Granted, this may be an issue of transparency. But if true, this is a massive blind spot. For members of Greek houses, there exists a frustrating double bind — either look out for the safety of their peers and risk the consequences, or play it safe, and in doing so, actively neglect peers’ well-being. This fundamentally undermines the safety that the Good Sam policy is supposed to offer. Though you may think the choice should be obvious — protect your fellow student over your house — when this peer is a complete stranger, in reality, the choice is not so simple. Instead of being a way to offer assistance without fear of backlash, the Good Sam policy now sports the same backlash that it was designed to omit. This inevitably means fewer Good Sam calls — and, as a result, a less safe campus.
Of course, we’re not asking the College to totally disregard any connection to Greek life that the subjects of Good Sam calls might have. It’s perfectly reasonable to ask questions about who’s been serving alcohol and in what manner. However, this policy disregards the fact that in many cases, the person does not get Good Sammed in the location they were drinking — since the body does not even metabolize alcohol for roughly an hour after it is consumed. As it stands, the same places that are sometimes distributing alcohol in the least responsible ways can get away with it scot-free. Why? Because that person chugging drinks at Greek house A might not feel the effects for 30 minutes, when they’ve already moved down Webster Avenue to the next stop of the night. Even worse, some chapters may force the distressed student to leave their property before they call a Good Sam — counting on another Greek house to take the fall for the student’s overconsumption. Without a logical method of notifying and working with the Greek house that person originated from, this problem will still exist.
We propose that after every Good Sam call, Safety and Security should immediately provide the person the assistance they need, and if appropriate, locate where they spent the majority of their night and/or ingested the majority of their alcohol. This may be the Greek house that they were Good Sammed at, or it may be their dorm, a different house or countless other locations on or off campus. If this intel is available, Safety and Security would notify the location where the student spent the majority of their night, which would be expected to provide an honest account of that night’s activities. However, providing this information would be contingent on the Greek house’s immunity — at least in the short term. If Safety and Security has reason to suspect activity clearly beyond the realm of a typical night out, such as hazing or other overtly dangerous drinking activities, it is then welcome to inquire further and potentially bring disciplinary action towards the Greek house.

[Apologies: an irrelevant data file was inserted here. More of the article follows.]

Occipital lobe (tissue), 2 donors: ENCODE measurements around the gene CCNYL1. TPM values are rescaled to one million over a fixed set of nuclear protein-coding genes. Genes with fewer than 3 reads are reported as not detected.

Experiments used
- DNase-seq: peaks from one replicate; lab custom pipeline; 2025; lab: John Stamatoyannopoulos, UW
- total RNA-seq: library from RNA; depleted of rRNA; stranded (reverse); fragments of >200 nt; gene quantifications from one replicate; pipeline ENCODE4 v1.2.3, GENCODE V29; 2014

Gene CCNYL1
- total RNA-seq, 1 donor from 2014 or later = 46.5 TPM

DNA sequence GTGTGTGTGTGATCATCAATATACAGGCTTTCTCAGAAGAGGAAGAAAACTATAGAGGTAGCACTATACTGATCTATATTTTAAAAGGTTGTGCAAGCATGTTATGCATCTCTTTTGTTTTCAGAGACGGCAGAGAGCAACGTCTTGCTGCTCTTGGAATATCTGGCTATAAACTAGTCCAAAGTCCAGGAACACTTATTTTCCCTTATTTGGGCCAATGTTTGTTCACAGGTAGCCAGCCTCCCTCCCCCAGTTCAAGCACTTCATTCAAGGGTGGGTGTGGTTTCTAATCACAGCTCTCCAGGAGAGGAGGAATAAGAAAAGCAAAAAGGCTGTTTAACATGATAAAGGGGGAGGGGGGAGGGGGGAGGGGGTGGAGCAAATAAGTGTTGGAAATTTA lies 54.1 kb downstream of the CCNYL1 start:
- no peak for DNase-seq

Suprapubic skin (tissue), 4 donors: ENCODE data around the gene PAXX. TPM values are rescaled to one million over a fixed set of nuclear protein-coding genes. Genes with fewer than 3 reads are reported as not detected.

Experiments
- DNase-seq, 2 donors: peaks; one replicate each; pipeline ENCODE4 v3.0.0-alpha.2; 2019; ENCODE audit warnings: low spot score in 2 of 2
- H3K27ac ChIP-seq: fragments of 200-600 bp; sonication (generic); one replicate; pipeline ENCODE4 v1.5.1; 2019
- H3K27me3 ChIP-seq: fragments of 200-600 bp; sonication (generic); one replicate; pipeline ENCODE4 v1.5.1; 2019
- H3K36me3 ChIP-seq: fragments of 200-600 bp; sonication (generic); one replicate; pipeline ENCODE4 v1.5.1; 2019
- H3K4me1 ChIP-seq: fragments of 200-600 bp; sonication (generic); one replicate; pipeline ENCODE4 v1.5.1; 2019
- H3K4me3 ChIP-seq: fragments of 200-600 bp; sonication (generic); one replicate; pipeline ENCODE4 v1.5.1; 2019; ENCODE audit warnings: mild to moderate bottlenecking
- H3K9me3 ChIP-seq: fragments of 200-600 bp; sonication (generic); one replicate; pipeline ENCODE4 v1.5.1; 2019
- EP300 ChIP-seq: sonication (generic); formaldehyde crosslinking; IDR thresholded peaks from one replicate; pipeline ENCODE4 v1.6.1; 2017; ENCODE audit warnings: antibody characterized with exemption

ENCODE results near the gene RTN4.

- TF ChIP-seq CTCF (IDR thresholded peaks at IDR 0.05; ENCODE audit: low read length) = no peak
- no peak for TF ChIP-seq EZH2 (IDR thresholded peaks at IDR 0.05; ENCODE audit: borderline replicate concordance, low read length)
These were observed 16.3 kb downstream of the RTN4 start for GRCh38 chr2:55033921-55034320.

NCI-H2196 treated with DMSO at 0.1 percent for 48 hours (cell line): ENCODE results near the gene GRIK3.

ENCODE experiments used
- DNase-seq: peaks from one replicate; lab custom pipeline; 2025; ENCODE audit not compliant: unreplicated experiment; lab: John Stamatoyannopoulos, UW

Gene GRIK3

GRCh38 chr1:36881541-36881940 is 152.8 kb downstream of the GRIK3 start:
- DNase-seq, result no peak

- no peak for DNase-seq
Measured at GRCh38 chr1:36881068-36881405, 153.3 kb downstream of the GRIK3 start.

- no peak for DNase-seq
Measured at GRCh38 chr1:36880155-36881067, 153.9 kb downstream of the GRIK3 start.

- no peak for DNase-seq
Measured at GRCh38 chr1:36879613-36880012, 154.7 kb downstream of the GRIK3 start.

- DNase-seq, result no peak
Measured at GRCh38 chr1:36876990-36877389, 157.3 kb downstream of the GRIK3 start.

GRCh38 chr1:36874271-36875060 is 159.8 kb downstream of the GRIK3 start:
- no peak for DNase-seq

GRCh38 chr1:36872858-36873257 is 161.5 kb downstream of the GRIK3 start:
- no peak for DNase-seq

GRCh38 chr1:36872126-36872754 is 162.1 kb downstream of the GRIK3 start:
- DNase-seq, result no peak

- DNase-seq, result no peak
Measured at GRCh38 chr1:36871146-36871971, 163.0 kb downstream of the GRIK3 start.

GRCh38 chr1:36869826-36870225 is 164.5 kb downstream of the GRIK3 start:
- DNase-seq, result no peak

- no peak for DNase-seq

However, without these hazards, the College must acknowledge that on any given night, there is a percentage of students who set out with the intention of getting very drunk — and it does not do anyone any good to punish a Greek house for making sure this person gets the help they need. These Safety and Security officers weren’t born yesterday, and Phil Hanlon certainly wasn’t either. No matter what sort of illicit activities Greek houses host, Dartmouth students will continue to need this kind of help — barring a systematic overhaul of the deep-rooted drinking culture we have at the College.
It’s time we focus on preventing real harm instead of gingerly avoiding administrative snares. If the College were to recognize that events like tails occur and hard alcohol exists, they can accomplish the first step in creating a better, more sustainable system that results in a safer student body — especially for the underclassmen who do not yet know their own limits when it comes to alcohol and drug consumption. The Good Sam policy is a fantastic idea in concept, but just like all other policies, it’s not above revision. Now is the time to revise it.
The editorial board consists of opinion staff columnists, the opinion editors, the executive editors and the editor-in-chief.